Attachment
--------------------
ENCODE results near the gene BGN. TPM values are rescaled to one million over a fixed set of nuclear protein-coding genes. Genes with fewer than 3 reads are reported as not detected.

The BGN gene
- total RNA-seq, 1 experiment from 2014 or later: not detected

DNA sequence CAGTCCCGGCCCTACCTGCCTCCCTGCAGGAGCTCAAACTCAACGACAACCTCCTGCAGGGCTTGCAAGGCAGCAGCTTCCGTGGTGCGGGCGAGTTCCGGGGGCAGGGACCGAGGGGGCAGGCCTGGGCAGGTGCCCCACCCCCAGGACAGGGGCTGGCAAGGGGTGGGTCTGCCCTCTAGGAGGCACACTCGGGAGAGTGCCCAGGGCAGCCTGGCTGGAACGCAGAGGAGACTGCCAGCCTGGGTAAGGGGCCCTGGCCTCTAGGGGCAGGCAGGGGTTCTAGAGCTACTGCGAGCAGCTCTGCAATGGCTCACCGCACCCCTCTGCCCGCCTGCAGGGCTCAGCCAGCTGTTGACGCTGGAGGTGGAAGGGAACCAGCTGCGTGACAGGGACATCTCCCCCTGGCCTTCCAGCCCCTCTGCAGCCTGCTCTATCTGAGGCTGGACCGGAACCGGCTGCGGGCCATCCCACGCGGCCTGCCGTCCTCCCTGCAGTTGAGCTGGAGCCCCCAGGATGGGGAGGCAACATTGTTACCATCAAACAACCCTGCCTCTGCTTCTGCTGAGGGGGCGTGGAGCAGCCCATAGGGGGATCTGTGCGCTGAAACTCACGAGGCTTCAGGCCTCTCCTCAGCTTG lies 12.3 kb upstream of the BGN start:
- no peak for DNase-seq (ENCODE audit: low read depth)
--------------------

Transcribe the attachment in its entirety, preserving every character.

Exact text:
ENCODE results near the gene BGN. TPM values are rescaled to one million over a fixed set of nuclear protein-coding genes. Genes with fewer than 3 reads are reported as not detected.

The BGN gene
- total RNA-seq, 1 experiment from 2014 or later: not detected

DNA sequence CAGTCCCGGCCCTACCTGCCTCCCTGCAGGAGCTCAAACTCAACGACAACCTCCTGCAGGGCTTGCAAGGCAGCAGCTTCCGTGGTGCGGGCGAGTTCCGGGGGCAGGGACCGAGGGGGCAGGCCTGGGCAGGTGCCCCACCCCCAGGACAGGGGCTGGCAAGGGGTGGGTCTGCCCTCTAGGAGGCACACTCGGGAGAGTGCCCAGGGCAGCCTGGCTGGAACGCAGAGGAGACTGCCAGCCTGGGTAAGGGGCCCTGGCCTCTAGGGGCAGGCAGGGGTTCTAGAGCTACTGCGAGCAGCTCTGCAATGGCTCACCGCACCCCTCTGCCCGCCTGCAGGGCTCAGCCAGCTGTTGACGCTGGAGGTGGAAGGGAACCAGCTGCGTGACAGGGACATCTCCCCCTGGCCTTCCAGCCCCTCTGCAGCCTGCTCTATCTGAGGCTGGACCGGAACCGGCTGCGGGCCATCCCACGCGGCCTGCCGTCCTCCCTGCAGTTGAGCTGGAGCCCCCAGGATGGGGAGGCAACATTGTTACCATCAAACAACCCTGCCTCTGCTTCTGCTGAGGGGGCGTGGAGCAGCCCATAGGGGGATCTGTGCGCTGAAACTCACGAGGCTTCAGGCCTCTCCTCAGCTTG lies 12.3 kb upstream of the BGN start:
- no peak for DNase-seq (ENCODE audit: low read depth)